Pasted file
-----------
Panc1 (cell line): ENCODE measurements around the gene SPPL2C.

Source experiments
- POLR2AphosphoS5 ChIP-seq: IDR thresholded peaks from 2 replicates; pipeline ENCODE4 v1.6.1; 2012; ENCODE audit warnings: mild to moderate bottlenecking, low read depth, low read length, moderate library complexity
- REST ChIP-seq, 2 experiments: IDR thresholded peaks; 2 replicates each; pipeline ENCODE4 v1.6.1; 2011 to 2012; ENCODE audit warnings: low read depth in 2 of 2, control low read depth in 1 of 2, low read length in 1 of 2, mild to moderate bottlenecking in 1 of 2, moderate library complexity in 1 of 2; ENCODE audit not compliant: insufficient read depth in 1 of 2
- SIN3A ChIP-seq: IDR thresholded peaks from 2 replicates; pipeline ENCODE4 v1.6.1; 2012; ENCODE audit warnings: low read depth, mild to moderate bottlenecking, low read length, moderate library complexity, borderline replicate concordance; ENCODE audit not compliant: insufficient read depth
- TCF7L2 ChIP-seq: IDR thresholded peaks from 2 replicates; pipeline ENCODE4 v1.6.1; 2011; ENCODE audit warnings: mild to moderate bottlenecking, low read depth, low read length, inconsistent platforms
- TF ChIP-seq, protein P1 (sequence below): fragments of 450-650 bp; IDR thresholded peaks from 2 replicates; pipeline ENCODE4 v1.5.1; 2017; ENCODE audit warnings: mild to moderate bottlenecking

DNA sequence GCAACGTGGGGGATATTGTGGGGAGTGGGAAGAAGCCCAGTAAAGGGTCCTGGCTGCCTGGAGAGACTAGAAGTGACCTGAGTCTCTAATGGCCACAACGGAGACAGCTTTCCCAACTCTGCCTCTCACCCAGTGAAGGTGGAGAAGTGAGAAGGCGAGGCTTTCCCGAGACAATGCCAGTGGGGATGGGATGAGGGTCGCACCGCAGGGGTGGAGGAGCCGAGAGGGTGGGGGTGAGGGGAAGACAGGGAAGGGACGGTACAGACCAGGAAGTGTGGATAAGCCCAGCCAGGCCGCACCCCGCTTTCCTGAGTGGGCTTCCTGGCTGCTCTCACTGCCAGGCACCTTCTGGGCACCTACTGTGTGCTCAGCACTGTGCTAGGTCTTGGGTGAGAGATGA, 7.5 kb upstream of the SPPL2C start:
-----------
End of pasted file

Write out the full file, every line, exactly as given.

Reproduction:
Panc1 (cell line): ENCODE measurements around the gene SPPL2C.

Source experiments
- POLR2AphosphoS5 ChIP-seq: IDR thresholded peaks from 2 replicates; pipeline ENCODE4 v1.6.1; 2012; ENCODE audit warnings: mild to moderate bottlenecking, low read depth, low read length, moderate library complexity
- REST ChIP-seq, 2 experiments: IDR thresholded peaks; 2 replicates each; pipeline ENCODE4 v1.6.1; 2011 to 2012; ENCODE audit warnings: low read depth in 2 of 2, control low read depth in 1 of 2, low read length in 1 of 2, mild to moderate bottlenecking in 1 of 2, moderate library complexity in 1 of 2; ENCODE audit not compliant: insufficient read depth in 1 of 2
- SIN3A ChIP-seq: IDR thresholded peaks from 2 replicates; pipeline ENCODE4 v1.6.1; 2012; ENCODE audit warnings: low read depth, mild to moderate bottlenecking, low read length, moderate library complexity, borderline replicate concordance; ENCODE audit not compliant: insufficient read depth
- TCF7L2 ChIP-seq: IDR thresholded peaks from 2 replicates; pipeline ENCODE4 v1.6.1; 2011; ENCODE audit warnings: mild to moderate bottlenecking, low read depth, low read length, inconsistent platforms
- TF ChIP-seq, protein P1 (sequence below): fragments of 450-650 bp; IDR thresholded peaks from 2 replicates; pipeline ENCODE4 v1.5.1; 2017; ENCODE audit warnings: mild to moderate bottlenecking

DNA sequence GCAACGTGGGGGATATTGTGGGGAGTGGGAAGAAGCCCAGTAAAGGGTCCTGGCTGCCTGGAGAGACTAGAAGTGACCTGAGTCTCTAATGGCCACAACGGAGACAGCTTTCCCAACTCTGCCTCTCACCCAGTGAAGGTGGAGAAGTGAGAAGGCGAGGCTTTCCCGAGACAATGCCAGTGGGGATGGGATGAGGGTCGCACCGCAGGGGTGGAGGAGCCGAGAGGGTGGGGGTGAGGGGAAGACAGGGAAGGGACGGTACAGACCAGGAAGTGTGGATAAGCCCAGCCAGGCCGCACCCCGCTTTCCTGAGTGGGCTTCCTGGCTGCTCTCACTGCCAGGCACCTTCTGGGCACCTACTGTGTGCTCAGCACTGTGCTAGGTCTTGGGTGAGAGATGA, 7.5 kb upstream of the SPPL2C start: